Lost in the turmoil and scandals of Katrina and Rita was the sudden reassignment of Lt. Gen. David H. Petraeus, head of the Multinational Security Transition Command in Iraq, whose job was to train Iraqi military forces, which, from most of the evidence, are still raw.
General Petraeus, whose assignment lasted about a year, will be exiled to the U.S. heartland to train U.S. military officers.
His mission was, by most U.S. standards, including those of President Bush, the most important task in Iraq. U.S. troop withdrawals hinged on General Petraeus' success in preparing Iraqi forces to take over security functions from U.S. troops.
There is no question that General Petraeus' reassignment was abrupt and with cause. He leaves his assignment unfinished by a long shot. From a career standpoint, a training assignment at Fort Leavenworth, Kan., is the end of his promotions. Had he pleased the chain of command, he might have been off to a high-level billet on the Joint Chiefs of Staff.
There's been no explanation for his reassignment. A smoke screen of his purported accomplishments covered his departure. But the smoke cleared a little when the top U.S. commander in Iraq, Gen. George W. Casey, declared before a surprised Congress on Thursday that the number of combat-ready Iraqi battalions was reduced from three to one.
It appears that U.S. politicians had one set of figures on the number of trained Iraqi forces, the Army another. They differed widely. The credibility gap might have been what brought down General Petraeus. But pervasive corruption issues also always loom in Iraq.
The Army and General Petraeus now understand that training the Iraqi military under combat conditions is not the same as commanding a U.S. division filled with well-trained professional volunteers. About the only carping in the last year about General Petraeus was that a Special Forces officer would have been better suited for the job. These officers have the reputation within the Army of thinking outside the box. This might have been sound criticism.
When the general was being interviewed on the eve of his reassignment, he pointed out that he was taken aback by the role of bribes in Iraq, known as baksheesh. He appeared shocked at how much they permeated the country's ancient culture. Welcome to the real world, general.
He had an unrealistic mission. It might have been the case of a good man in a bad war.
It takes about 17 years to train a battalion commander, so expectations on combat effectiveness of Iraqi forces should be kept low. Given the complexity of the Petraeus mission, it would take at least six months to define the problem and assign the right people to help him do the job. It would require another six months to put recruitment and training programs in place, and another year to make adjustments.
Even this optimistic timetable is subject to crisis because the operation is hopelessly run through Iraqi interpreters, who have divided ethnic and sectarian loyalties that likely corrupt any serious effort to measure success. The year that General Petraeus held the job was barely enough time for him to get his feet wet.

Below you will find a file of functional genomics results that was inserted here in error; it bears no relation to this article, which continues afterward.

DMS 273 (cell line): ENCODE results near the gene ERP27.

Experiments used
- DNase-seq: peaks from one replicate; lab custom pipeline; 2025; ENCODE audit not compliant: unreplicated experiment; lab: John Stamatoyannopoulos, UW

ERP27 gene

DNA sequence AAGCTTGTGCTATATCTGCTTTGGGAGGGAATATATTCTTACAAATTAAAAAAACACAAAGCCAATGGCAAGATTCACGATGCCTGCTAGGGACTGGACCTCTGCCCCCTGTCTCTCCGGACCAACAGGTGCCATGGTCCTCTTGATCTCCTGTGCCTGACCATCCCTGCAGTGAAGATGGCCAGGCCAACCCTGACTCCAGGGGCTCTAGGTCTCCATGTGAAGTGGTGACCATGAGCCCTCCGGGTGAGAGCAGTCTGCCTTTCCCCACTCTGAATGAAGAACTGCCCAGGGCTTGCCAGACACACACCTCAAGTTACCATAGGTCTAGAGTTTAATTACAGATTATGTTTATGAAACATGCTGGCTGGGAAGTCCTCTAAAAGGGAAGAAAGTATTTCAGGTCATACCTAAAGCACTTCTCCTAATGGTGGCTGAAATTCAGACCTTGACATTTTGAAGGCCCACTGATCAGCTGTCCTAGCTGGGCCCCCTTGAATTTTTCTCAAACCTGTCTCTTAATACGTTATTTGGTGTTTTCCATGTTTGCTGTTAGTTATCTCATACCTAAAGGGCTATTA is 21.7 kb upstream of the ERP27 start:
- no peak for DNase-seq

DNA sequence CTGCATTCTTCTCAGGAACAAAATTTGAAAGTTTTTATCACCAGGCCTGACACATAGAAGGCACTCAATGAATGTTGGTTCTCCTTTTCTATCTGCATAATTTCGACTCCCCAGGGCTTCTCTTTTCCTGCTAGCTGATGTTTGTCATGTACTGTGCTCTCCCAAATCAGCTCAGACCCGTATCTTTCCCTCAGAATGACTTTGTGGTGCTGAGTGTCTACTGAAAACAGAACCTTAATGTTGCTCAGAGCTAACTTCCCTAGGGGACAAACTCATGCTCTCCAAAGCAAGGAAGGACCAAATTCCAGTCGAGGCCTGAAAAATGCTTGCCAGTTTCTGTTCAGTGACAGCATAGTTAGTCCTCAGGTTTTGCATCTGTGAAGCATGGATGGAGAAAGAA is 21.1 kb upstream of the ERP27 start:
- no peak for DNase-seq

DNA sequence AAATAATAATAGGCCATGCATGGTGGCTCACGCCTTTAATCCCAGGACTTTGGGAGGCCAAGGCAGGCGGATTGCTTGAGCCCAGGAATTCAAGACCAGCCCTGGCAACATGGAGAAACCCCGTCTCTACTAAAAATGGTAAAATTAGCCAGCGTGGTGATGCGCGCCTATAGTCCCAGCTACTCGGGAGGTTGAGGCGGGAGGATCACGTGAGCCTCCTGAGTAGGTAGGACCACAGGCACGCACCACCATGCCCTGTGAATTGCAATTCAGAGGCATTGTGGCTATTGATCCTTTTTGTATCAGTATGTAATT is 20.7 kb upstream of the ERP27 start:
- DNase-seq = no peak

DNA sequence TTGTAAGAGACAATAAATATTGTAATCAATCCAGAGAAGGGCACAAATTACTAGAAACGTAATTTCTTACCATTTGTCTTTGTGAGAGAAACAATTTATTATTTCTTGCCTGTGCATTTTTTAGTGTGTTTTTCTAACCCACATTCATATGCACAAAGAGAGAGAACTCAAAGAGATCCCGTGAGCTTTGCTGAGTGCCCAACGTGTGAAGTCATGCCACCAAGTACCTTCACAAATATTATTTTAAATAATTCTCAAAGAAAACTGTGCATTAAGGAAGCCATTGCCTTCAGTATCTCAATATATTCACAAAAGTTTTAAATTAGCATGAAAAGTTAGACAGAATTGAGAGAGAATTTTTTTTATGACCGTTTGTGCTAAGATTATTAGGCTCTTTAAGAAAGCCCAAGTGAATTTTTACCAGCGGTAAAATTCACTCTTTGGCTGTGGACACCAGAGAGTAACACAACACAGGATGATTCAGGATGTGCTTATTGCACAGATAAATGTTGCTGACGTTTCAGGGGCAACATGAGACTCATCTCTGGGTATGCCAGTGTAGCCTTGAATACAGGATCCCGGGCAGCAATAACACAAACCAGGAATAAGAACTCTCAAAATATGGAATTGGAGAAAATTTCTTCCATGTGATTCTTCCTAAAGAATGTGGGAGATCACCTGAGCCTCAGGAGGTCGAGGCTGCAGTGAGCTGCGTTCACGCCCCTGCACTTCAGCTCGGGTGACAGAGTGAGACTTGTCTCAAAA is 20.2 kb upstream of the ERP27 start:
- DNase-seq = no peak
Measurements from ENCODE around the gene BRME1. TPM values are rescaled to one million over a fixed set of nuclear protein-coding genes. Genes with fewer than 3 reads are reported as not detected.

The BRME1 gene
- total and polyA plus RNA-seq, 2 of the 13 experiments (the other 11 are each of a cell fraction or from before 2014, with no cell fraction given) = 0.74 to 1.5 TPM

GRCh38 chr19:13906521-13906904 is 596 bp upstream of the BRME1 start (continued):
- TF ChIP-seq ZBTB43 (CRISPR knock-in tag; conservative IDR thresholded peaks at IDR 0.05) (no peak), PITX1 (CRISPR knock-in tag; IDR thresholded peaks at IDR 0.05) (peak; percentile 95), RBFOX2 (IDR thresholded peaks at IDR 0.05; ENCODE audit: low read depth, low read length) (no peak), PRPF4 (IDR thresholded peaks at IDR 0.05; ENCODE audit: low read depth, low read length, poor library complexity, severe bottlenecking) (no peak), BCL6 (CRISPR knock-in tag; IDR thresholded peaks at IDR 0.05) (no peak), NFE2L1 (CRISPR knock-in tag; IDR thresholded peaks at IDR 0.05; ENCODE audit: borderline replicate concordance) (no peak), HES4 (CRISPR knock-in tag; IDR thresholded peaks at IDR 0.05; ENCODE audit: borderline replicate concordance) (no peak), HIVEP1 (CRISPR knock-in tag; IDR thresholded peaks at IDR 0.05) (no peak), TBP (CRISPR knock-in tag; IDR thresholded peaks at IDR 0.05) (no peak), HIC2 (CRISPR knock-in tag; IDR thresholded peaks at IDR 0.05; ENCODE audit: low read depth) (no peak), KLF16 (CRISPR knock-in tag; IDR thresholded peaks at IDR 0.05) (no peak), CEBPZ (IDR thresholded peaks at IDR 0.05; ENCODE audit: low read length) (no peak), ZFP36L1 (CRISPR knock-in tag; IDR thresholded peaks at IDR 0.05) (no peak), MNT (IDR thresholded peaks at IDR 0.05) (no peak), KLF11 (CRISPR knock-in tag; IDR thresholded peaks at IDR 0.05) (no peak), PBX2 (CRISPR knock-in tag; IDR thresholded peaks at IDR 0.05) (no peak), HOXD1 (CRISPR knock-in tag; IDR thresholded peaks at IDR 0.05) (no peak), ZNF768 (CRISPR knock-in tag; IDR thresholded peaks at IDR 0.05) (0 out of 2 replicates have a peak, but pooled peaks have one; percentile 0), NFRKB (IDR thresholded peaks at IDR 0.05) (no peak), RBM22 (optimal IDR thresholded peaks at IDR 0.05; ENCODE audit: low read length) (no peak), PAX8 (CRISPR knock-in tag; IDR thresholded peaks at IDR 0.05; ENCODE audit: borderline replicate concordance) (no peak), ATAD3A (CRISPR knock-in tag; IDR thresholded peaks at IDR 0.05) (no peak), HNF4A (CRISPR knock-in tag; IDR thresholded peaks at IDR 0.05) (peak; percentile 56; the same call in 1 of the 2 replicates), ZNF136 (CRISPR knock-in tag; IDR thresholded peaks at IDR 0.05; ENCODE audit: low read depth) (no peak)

The best the United States can hope for in Iraqi forces are light infantry units, not much larger than a battalion. These will have very little self-contained firepower or armor. Transportation will be a problem. They will have to rely on the coalition for communications, logistics, fire support and air power.
The biggest problem for the United States in training Iraqi forces is that after military engagements, many Iraqis return home to sleep with the insurgents. The reliability factor is a nightmare for the coalition, an unsolvable problem, even with massive bribes.
It will take billions more dollars to equip Iraqi forces with gear that the U.S. Army really needs. It will take 20 years of expensive and deadly handholding by U.S. forces, and even afterward, the force could crack in a moment if the imams or ayatollahs whistle.
As for long-term prospects, it appears that the locus of Iraqi military power will reside in the militias, and these are not federal troops. Most of the effective Iraqi troops used against the Sunni insurgents are really components of Kurd and Shiite militias. Their use against the Sunnis exacerbates the sectarian strife.
Under these conditions, coupled with suicide bombers, there is no hope for any long-term stability or security based on building up Iraqi forces. Serious corruption is widespread in Iraq. About $6 billion in U.S. funds is missing. The former defense minister in the interim Iraqi government, Hazem Shaalan, has been indicted on corruption charges. And the United States is still trying to determine who authorized spending millions of dollars for junk and obsolescent Polish helicopters bought and delivered to Iraq.
U.S. casualties in Iraq continue to mount alarmingly. The war costs more than $1 billion a week. Military equipment is being ground up and needs replacement. The damage inflicted on the Gulf Coast by Katrina and Rita is enormous. Mr. Bush's dilemma clearly now is guns or butter. He cannot have both without wrecking this country.
Retired Army Col. Robert E. Bartos was chief of foreign intelligence on the Army staff, an Army attaché to the U.S. embassies in Moscow and Belgrade, a battalion commander in Vietnam and a member of President Ronald Reagan's transition team.
© 2005 Baltimore Sun